IPO Aftermarket: The LinkedIn Effect

Public market investors don’t appear to have lost their senses, but don’t be surprised if they turn ebullient in the not-too-distant future.

Call it the LinkedIn effect. Since the business networking company filed in late January to go public in a $175 million proposed offering, the market has been going giddy over new issuers and registrants.

One of the newly public companies is private equity-backed Kinder Morgan, a Houston-based fuel pipeline company that was taken private in 2007 by a syndicate that included Goldman Sachs and The Carlyle Group. When it went public the second week of February, its shares were quickly pushed slightly above their $30 share price, where they’ve remained.

The $2.9 billion IPO was the biggest-ever IPO for a U.S. company backed by private equity firms. More remarkable is that the record Kinder Morgan broke was established in January, when private-equity backed Nielsen Holdings NV raised $1.9 billion in an IPO.

Even unprofitable biotechs, which have largely performed poorly in recent years, are sensing opportunity and barreling ahead with IPOs. One of them is VC-backed Fluidigm, a self-described biotech tools company that went public on Feb. 10, more than two years after pulling its previous bid to go public.

The company lost $13.8 million on revenue of $23.2 million in the first nine months of 2010, but rather than punish the company, shareholders have boosted its share price roughly 50 cents per share from $13.50, where it debuted.

Consumer Web companies, such as LinkedIn, may be the single biggest driver of the market uptick.

“There’s been so much news about Facebooktrading on secondary exchanges and Goldman Sachs’ deal and them setting up for an IPO early next year,” says Matt Therian, an analyst at Renaissance Capital in Greenwich, Conn. “[Excitement over LinkedIn] is a reflection of investors really wanting to get into this whole social networking sector.”

The excitement is warranted, too, Therian says.

“Any company that’s doubling revenue and has 20% EBITDA for the nine months ended [last September] is pretty impressive,” he says. “I think investors are excited [about LinkedIn] because it’s a profitable and fast-growing and it already has a huge network in place.”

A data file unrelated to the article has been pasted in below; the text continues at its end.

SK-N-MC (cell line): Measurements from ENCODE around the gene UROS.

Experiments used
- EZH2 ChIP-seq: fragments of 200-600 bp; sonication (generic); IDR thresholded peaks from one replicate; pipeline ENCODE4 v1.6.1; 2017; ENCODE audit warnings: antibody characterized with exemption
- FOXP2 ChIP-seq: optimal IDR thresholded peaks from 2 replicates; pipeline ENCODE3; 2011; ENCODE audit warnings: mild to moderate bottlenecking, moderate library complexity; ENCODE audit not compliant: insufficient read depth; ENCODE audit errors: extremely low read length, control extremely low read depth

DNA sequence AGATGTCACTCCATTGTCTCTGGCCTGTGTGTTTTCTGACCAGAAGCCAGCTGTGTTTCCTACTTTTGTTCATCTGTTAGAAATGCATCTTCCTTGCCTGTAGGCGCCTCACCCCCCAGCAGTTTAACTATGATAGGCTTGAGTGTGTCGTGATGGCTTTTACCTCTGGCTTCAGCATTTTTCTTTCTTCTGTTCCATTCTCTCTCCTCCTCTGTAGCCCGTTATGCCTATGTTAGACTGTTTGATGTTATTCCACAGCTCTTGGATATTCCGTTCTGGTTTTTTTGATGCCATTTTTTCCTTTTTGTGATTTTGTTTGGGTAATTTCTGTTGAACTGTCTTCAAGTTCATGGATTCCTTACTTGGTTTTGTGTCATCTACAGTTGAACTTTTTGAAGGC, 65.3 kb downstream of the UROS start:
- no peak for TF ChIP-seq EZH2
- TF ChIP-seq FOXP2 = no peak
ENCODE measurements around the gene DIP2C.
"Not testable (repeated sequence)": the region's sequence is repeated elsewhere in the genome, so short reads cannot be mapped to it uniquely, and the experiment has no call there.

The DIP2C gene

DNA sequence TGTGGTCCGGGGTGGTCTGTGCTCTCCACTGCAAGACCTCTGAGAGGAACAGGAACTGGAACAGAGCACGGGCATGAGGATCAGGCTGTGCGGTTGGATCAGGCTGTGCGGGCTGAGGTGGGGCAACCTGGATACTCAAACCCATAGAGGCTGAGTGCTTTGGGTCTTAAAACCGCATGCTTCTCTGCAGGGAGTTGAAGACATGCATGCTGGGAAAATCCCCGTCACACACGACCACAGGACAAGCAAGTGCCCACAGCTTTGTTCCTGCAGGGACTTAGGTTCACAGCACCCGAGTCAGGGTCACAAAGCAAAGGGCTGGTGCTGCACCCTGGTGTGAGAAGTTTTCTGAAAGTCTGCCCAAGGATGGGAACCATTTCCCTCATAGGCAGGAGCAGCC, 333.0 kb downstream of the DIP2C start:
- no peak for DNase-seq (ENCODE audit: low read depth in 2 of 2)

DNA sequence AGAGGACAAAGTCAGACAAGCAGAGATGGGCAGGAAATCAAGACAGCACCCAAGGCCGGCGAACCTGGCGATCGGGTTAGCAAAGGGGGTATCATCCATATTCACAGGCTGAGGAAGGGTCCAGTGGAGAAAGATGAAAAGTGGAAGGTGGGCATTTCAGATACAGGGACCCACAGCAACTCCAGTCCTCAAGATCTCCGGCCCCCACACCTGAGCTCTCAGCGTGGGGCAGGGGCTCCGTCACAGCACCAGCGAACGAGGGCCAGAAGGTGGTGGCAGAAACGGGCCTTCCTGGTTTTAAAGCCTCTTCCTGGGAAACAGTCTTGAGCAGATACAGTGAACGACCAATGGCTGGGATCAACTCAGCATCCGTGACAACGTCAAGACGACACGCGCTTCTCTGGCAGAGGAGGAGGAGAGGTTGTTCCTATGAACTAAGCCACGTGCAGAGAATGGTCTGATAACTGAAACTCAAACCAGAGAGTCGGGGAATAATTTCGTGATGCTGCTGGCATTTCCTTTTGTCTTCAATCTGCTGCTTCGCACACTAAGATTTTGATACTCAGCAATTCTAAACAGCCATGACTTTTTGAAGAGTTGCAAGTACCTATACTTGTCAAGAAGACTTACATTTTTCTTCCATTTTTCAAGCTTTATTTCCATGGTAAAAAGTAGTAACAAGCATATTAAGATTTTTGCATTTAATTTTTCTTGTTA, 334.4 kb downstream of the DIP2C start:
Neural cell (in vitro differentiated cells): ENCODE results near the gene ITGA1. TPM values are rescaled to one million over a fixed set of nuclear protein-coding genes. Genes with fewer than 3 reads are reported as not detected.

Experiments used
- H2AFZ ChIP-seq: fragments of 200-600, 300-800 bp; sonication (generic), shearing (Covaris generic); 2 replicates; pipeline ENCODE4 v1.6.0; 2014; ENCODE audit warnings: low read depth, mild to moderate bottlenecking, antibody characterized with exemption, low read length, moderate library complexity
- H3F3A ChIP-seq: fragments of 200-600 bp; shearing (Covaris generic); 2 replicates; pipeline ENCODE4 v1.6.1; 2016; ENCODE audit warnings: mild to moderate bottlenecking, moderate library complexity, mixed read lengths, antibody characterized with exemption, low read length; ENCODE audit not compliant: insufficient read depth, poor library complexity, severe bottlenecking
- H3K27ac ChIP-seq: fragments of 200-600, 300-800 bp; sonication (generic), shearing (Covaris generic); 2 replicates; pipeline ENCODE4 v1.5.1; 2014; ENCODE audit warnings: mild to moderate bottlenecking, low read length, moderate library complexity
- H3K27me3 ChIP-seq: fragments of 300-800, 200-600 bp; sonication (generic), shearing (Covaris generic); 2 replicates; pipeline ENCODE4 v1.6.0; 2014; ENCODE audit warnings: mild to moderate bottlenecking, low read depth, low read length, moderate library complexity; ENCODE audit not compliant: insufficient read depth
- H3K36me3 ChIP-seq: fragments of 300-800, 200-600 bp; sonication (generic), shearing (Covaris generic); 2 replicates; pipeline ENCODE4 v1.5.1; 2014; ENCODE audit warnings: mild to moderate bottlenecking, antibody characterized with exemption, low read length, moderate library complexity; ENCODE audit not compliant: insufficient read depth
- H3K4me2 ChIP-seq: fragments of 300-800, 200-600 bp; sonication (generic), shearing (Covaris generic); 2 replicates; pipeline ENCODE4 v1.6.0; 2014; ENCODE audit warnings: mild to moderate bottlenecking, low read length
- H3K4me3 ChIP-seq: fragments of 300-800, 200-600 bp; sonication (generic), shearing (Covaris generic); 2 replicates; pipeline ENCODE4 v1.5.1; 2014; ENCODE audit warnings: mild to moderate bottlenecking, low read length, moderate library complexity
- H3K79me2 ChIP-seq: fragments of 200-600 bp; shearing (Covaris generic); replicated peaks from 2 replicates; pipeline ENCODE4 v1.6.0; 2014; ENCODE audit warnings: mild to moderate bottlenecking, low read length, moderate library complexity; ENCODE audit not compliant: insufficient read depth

Therian says that it would be vastly overstating things to call the market’s expectations of LinkedIn or other prospective issuers unrealistic. “Investors really are paying attention to the numbers,” he says. “The market is nowhere close to getting overheated.”

Therian isn’t alone in that view. Scott Sweet, senior managing partner of the Lutz, Fla.-based advisory firm IPO Boutique, is also quick to talk about the relative health of the market right now.

Sweet says rather than welcome just anyone with some backing and a half-baked road map, the market is very much focused on three main criteria these days: year-over-year increasing revenue, decreasing losses and low to no debt.

And while IPO hopefuls no longer need to be producing a substantial amount of revenue—a bar very much in place several years ago, at least for tech companies—Sweet says that plenty of startups with revenue “well below $100 million” are coming out and performing “very well.”

The late-January IPO of the online content creator DemandMedia is a prime example. Though the 5-year-old company has never turned a profit, its stock soared the day after its IPO, rising 35% to $22.61, which gave it a market valuation of $1.9 billion.

Investors have since knocked some value off the company. As of VCJ’s press time in late February, the company’s shares were trading at $19. But that still gives DemandMedia a market cap of $1.63 billion, more than the $1.5 billion market cap of the New York Times.

Steve Fletcher, a managing director with GCA Savvian in San Francisco, says many of the digital media companies coming public are good bets for investors, not least because of their scope. (DemandMedia’s prospectus, for example, claims that its sites attracted 105 million unique visitors last November, making it the 17th-largest Web property nationwide.)

Fletcher applauds both LinkedIn and DemandMedia for waiting until they were at least billion-dollar market cap companies to file for offerings. “I think that’s a very healthy thing for the market, and shows [the market] will be receptive to scaled, profitable companies with good businesses and a lot of momentum.”

Still, Fletcher says he’s already seeing some underwriters acting egregiously, privately calling out one investment bank for recently filing an IPO for “an auto and real estate lead [generation] company that’s a terrible company.”

He says it’s not a question of whether the broader market will grow overly frothy but when.

“When the IPO market gets hot, everybody thinks they can get through the window,” Fletcher says. “You’ll see mediocre companies that can’t sell themselves to acquirers say, ‘The IPO market is hot, let’s take a shot and go public.’”

As history has shown time and again, the mediocre companies are never the worst of it.

“Markets loosen and valuations rise,” says Venky Ganesan, a managing director at Globespan Capital Partners. “Then the big companies go out, then the imitators, then the idiots. When the idiots go out, then you know we’re at the end of the cycle.”